where did 4:20 come from?

Discussion in 'General' started by Redeyes4life, Sep 29, 2001.

  1. I've heard many many answers to the question of 4:20's origination such as a police code, or something to do with some place in SoCal but don't know exactly where it originated from? I think my younger generation has no idea where it really came from, so i guess i'm asking one ofe the experianced tokers to help me out here.
  2. Well I just spent an hour trying to find a link that would give you the whole story, to no avail! So I'll try the story from memory. Excuse me if I don't get it quite right. Someone will be along to correct me I'm sure.

    High Times got a letter from a guy claiming to have originated the phrase. He said he did'nt want any kind of money or notority. He just wanted to set the record straight.

    It is NOT a police code. It started back in the early 70's with a group a high school friends in Santa Barbara Calif.(I think!)
    They called themselves the Waldo's. After school they would meet at a statue of Ralph WALDO Emerson and smoke up. The time each day was about 4:20. So 420 became the code for meeting to burn one. As for the spread of it nationally and Internationally, they were all Deadhead's. They say it caught on at 'Dead shows and spread from there.

    If ya go fish around the High Times site you can probably find the story somewhere. I've been known to be cyber impaired. Along with just a little case of the stoned stupids right now!:)
  3. in 91 and 92 friends of mine use to meet at the freak house at 420 in the morning after the partys and bars let out, go home get some grab ur stash and head for woodstalk and B's house for assetion. thats the first for me. Gabes dad is from cali
  4. you know the whole police code just sounded right, you know "be on the lookout we got a 420 in progress." But this story could make since to i guess. But how it got spread just doesn't seem right. But if thats true i bet "the Waldos" are sittin back lookin at a high times magazine in aw of the "code"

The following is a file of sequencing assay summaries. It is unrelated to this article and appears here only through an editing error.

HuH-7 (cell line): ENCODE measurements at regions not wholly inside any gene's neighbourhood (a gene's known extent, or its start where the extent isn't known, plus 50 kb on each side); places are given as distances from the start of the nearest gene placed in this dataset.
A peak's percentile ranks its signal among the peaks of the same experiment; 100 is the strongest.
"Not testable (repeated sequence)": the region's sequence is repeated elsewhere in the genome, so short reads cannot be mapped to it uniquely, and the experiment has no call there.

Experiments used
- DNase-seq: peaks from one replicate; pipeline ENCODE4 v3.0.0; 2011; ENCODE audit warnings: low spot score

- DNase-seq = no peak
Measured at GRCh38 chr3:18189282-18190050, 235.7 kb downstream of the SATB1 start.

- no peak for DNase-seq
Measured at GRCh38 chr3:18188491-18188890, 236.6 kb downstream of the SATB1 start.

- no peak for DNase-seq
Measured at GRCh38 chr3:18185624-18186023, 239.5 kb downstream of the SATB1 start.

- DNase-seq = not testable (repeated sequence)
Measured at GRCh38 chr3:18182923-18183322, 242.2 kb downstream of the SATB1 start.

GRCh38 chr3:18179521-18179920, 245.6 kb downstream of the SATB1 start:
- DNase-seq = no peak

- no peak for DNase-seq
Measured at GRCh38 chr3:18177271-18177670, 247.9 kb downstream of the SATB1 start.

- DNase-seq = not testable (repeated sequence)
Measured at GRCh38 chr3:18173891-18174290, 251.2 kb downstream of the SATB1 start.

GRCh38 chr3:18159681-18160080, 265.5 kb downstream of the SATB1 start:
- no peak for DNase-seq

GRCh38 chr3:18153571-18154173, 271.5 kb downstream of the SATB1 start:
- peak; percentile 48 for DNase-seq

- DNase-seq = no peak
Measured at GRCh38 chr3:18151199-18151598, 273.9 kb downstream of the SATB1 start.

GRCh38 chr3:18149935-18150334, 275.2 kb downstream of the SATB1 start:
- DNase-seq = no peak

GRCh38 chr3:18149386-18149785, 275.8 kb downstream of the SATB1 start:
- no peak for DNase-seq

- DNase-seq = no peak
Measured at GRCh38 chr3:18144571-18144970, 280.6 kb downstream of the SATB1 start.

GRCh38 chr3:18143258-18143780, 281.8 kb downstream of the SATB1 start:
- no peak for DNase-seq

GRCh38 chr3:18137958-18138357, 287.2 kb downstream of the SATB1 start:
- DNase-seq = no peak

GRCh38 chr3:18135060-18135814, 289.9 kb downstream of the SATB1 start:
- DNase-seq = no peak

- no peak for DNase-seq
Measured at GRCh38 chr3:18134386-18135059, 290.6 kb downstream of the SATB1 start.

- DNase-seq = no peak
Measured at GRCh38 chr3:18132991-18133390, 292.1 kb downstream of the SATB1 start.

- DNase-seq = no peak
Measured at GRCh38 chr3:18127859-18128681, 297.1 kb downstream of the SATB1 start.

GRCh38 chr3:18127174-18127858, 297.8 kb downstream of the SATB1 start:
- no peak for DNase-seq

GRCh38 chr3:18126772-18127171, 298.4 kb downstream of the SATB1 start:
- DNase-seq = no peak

5. true, but that could be said for any thing. punk came from a mag. that was published when the movement started
  6. 420: haunted by a number
    by V. Sirin (timpnin@disinfo.net) - July 17, 2001

    Caught Somewhere in Time

    420 is one of those numbers that some people think about, like Chris Carter's 10:13, the ubiquitous 23 Skidoo, or 5/5/2000. Our minds are always searching for all-encompassing explanations and meanings in the patterns that we perceive in oblique numbers. Where there is a pattern, we hope that there is also predictability.

    Perhaps we obsess about such numbers a little too much. Salman Rushdie alludes to a possible reason in Midnight's Children (New York: Knopf, 1980):

    Inevitably, a number of these children failed to survive. Malnutrition, disease and the dangers of everyday life had accounted for no less than four hundred and twenty of them by the time I became conscious of their existence; although it is possible to hypothesize that these deaths, too, had their purpose, since 420 has been, since time immemorial, the number associated with fraud, deception, and trickery.

    420 and Literature

    In literature, 4:20 is the time that people leave. Mark Twain wrote: "At 4:20 pm, Sunday, we rolled out of the station at Omaha, and started Westward on our long jaunt." [1]

    People emerge from a swoon, then, too:

    The seizure had left him a little frightened and shaky, but he argued that had it been a real heart attack, he would have surely felt a good deal more unsettled and concerned, and this roundabout piece of reasoning completely dispelled his fear. It was now four-twenty. He blew his nose and trudged to the station. [2]

    420 and European Art-house Film

    Ingmar Bergman knew of it, too. An analog clock features distinctly in the post-mortem illusion of The Magician (1958), both hands dangling down, just past the odd Roman numeral four on the clock face (odd, that it is represented by four lines: IIII, not the more standard two characters: IV). Francois Truffaut, was aware, also, of oblique numbers and divining their hidden meanings. In Jules et Jim (1962), the friends have just gotten together again, after World War II ( circa 1917). Jim offers a cigarette to Jules, who explains he quit smoking when he began to love plants. As Jim begins to smoke, Jules says: "An angel just passed by." Jim looks at his watch, nods. "It's one twenty," he says, then adds: "angels always pass by at twenty minutes past the hour." Jules says, "Hmm, I didn't know that." Catherine adds: "Neither did I." Jim says, "At twenty minutes past, and twenty minutes to the hour."